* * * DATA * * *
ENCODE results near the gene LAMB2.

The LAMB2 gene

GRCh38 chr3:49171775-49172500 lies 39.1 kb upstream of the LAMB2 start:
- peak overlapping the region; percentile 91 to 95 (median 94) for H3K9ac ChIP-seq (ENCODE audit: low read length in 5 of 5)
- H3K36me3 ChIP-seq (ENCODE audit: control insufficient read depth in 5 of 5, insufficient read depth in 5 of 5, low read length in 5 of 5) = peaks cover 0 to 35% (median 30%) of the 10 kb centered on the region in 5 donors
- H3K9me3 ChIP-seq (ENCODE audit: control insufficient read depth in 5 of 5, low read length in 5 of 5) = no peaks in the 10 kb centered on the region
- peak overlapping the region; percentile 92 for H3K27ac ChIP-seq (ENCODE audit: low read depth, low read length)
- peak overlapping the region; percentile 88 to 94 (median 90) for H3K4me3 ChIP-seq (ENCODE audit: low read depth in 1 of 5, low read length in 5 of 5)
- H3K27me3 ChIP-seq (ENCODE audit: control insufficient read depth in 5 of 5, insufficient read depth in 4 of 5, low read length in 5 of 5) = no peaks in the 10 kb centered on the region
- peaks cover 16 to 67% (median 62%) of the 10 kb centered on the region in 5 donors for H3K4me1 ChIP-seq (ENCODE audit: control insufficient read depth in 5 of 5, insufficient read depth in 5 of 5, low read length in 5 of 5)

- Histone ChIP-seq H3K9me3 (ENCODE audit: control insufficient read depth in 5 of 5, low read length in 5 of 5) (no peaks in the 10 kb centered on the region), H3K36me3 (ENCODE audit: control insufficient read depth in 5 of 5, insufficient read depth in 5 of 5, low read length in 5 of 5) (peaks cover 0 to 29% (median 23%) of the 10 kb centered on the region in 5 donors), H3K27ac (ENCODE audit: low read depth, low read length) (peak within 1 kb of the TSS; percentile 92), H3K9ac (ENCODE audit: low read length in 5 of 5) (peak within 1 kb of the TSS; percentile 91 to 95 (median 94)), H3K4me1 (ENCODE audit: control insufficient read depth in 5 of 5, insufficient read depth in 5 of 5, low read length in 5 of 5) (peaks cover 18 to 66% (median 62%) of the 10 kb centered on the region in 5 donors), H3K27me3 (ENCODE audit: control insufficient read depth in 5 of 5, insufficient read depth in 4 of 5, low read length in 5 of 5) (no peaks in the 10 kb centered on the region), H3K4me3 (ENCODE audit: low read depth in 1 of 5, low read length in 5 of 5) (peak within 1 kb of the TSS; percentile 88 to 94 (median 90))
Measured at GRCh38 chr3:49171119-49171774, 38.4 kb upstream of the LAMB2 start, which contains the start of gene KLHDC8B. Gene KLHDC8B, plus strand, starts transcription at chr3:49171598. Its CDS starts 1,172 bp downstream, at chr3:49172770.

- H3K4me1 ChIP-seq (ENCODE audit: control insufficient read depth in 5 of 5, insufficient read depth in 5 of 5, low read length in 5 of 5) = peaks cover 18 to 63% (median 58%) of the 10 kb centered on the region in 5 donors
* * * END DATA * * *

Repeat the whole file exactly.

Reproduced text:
ENCODE results near the gene LAMB2.

The LAMB2 gene

GRCh38 chr3:49171775-49172500 lies 39.1 kb upstream of the LAMB2 start:
- peak overlapping the region; percentile 91 to 95 (median 94) for H3K9ac ChIP-seq (ENCODE audit: low read length in 5 of 5)
- H3K36me3 ChIP-seq (ENCODE audit: control insufficient read depth in 5 of 5, insufficient read depth in 5 of 5, low read length in 5 of 5) = peaks cover 0 to 35% (median 30%) of the 10 kb centered on the region in 5 donors
- H3K9me3 ChIP-seq (ENCODE audit: control insufficient read depth in 5 of 5, low read length in 5 of 5) = no peaks in the 10 kb centered on the region
- peak overlapping the region; percentile 92 for H3K27ac ChIP-seq (ENCODE audit: low read depth, low read length)
- peak overlapping the region; percentile 88 to 94 (median 90) for H3K4me3 ChIP-seq (ENCODE audit: low read depth in 1 of 5, low read length in 5 of 5)
- H3K27me3 ChIP-seq (ENCODE audit: control insufficient read depth in 5 of 5, insufficient read depth in 4 of 5, low read length in 5 of 5) = no peaks in the 10 kb centered on the region
- peaks cover 16 to 67% (median 62%) of the 10 kb centered on the region in 5 donors for H3K4me1 ChIP-seq (ENCODE audit: control insufficient read depth in 5 of 5, insufficient read depth in 5 of 5, low read length in 5 of 5)

- Histone ChIP-seq H3K9me3 (ENCODE audit: control insufficient read depth in 5 of 5, low read length in 5 of 5) (no peaks in the 10 kb centered on the region), H3K36me3 (ENCODE audit: control insufficient read depth in 5 of 5, insufficient read depth in 5 of 5, low read length in 5 of 5) (peaks cover 0 to 29% (median 23%) of the 10 kb centered on the region in 5 donors), H3K27ac (ENCODE audit: low read depth, low read length) (peak within 1 kb of the TSS; percentile 92), H3K9ac (ENCODE audit: low read length in 5 of 5) (peak within 1 kb of the TSS; percentile 91 to 95 (median 94)), H3K4me1 (ENCODE audit: control insufficient read depth in 5 of 5, insufficient read depth in 5 of 5, low read length in 5 of 5) (peaks cover 18 to 66% (median 62%) of the 10 kb centered on the region in 5 donors), H3K27me3 (ENCODE audit: control insufficient read depth in 5 of 5, insufficient read depth in 4 of 5, low read length in 5 of 5) (no peaks in the 10 kb centered on the region), H3K4me3 (ENCODE audit: low read depth in 1 of 5, low read length in 5 of 5) (peak within 1 kb of the TSS; percentile 88 to 94 (median 90))
Measured at GRCh38 chr3:49171119-49171774, 38.4 kb upstream of the LAMB2 start, which contains the start of gene KLHDC8B. Gene KLHDC8B, plus strand, starts transcription at chr3:49171598. Its CDS starts 1,172 bp downstream, at chr3:49172770.

- H3K4me1 ChIP-seq (ENCODE audit: control insufficient read depth in 5 of 5, insufficient read depth in 5 of 5, low read length in 5 of 5) = peaks cover 18 to 63% (median 58%) of the 10 kb centered on the region in 5 donors